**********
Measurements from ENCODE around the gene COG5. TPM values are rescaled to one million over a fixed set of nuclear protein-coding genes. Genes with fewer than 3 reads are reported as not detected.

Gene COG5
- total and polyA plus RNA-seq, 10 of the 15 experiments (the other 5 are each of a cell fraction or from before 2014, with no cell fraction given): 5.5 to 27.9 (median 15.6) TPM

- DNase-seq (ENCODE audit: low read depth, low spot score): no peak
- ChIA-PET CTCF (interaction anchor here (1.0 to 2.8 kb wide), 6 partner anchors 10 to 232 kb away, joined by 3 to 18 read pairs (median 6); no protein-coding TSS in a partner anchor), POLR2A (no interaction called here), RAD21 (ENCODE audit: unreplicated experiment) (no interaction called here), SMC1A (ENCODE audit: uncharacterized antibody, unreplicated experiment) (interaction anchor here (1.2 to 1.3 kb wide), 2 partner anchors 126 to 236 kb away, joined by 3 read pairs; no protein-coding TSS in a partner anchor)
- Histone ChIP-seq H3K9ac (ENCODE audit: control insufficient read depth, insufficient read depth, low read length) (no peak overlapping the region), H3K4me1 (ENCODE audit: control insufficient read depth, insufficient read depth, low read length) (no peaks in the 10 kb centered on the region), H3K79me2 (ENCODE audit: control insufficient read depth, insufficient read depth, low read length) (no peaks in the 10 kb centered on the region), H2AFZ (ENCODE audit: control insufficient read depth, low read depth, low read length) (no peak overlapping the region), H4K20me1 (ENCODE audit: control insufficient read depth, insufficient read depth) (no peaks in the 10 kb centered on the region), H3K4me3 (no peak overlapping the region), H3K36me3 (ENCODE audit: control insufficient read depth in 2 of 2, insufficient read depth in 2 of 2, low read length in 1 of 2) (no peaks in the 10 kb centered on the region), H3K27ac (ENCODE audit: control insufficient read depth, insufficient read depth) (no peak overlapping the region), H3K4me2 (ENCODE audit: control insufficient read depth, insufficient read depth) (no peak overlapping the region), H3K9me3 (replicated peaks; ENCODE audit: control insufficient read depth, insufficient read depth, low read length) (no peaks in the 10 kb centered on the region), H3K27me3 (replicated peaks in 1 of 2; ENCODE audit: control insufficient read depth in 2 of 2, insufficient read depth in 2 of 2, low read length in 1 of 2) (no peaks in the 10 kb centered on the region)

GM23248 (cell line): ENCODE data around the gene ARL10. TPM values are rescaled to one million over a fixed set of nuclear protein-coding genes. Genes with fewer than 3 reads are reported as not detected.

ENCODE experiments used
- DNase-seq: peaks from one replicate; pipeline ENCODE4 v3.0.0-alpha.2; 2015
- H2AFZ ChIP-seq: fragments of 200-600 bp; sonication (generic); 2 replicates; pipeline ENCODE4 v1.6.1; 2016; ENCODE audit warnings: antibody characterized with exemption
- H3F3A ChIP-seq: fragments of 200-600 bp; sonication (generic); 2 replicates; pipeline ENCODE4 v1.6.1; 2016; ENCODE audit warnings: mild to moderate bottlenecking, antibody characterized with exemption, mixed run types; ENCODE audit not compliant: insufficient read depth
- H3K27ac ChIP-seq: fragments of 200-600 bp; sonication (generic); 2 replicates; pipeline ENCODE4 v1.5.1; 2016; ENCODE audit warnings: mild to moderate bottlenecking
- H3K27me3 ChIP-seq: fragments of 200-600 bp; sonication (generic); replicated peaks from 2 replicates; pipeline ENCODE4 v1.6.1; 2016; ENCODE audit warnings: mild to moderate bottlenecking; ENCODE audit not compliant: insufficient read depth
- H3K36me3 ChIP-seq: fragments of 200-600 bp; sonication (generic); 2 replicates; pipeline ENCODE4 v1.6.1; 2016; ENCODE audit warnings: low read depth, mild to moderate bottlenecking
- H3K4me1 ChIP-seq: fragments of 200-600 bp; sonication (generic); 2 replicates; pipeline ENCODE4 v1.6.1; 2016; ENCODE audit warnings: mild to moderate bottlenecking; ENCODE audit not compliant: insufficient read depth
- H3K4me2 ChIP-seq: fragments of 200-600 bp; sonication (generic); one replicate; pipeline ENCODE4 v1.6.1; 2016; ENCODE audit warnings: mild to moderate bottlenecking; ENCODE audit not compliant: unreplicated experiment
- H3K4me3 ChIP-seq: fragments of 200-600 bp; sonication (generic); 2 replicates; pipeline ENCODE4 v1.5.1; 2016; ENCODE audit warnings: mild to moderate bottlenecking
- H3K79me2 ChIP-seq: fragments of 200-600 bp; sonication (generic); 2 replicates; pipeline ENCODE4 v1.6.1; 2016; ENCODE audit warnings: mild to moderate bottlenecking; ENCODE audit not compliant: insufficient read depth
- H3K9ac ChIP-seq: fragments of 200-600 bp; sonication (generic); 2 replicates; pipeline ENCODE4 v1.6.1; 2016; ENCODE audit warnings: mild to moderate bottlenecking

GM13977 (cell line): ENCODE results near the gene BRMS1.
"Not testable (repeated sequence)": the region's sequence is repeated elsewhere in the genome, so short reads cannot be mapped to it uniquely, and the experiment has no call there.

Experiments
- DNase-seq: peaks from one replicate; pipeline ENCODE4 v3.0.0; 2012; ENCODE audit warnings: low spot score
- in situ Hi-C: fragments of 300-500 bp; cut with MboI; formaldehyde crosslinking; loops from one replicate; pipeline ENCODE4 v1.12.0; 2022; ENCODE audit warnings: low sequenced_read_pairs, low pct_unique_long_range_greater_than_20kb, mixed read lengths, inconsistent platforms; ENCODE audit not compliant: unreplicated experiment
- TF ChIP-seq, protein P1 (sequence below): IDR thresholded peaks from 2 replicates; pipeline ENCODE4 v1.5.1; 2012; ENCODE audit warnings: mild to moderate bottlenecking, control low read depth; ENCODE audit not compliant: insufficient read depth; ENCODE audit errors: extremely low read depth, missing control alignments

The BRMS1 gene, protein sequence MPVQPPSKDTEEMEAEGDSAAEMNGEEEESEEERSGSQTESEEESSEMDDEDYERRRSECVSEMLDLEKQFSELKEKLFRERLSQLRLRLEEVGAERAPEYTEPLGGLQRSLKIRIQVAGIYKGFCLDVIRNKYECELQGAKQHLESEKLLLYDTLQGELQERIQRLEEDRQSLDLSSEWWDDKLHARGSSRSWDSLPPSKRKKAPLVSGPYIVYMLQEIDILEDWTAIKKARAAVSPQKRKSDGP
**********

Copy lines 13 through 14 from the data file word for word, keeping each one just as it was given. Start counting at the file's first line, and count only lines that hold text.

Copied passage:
- H3K27me3 ChIP-seq: fragments of 200-600 bp; sonication (generic); replicated peaks from 2 replicates; pipeline ENCODE4 v1.6.1; 2016; ENCODE audit warnings: mild to moderate bottlenecking; ENCODE audit not compliant: insufficient read depth
- H3K36me3 ChIP-seq: fragments of 200-600 bp; sonication (generic); 2 replicates; pipeline ENCODE4 v1.6.1; 2016; ENCODE audit warnings: low read depth, mild to moderate bottlenecking